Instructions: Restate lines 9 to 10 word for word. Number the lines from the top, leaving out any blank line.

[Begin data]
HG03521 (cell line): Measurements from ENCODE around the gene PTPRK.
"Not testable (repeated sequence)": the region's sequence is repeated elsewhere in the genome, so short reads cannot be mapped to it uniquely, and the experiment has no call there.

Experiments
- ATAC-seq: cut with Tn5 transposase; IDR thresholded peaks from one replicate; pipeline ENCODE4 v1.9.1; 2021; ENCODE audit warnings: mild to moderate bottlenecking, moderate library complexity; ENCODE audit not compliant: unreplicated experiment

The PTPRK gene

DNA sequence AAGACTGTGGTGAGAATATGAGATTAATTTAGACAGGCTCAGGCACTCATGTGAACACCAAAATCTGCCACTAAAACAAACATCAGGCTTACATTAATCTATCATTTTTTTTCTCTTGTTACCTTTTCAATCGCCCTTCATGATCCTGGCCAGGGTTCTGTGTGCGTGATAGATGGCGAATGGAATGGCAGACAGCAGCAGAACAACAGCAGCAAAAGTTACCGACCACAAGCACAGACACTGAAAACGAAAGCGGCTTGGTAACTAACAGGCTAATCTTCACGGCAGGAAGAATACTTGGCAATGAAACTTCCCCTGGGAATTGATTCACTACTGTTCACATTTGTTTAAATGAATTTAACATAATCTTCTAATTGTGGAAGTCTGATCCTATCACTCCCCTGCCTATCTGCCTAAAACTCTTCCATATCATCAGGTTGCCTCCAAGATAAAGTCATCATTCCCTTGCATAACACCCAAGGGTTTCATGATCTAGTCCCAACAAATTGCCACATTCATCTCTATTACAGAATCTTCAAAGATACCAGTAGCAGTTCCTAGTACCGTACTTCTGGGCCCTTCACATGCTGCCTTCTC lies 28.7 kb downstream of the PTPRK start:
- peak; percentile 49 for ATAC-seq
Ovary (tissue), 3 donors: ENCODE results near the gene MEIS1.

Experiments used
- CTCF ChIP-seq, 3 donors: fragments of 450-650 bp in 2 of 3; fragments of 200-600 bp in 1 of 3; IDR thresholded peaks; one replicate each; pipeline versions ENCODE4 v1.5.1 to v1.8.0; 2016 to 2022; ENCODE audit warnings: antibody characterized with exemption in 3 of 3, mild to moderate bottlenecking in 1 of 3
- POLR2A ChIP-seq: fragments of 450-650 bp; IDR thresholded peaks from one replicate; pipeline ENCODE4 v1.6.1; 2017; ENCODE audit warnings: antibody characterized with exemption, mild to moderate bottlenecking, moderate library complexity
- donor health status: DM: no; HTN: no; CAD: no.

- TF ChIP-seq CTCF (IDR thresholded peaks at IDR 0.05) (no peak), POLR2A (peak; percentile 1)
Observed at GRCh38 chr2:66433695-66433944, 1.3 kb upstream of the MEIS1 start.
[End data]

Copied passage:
Experiments used
- CTCF ChIP-seq, 3 donors: fragments of 450-650 bp in 2 of 3; fragments of 200-600 bp in 1 of 3; IDR thresholded peaks; one replicate each; pipeline versions ENCODE4 v1.5.1 to v1.8.0; 2016 to 2022; ENCODE audit warnings: antibody characterized with exemption in 3 of 3, mild to moderate bottlenecking in 1 of 3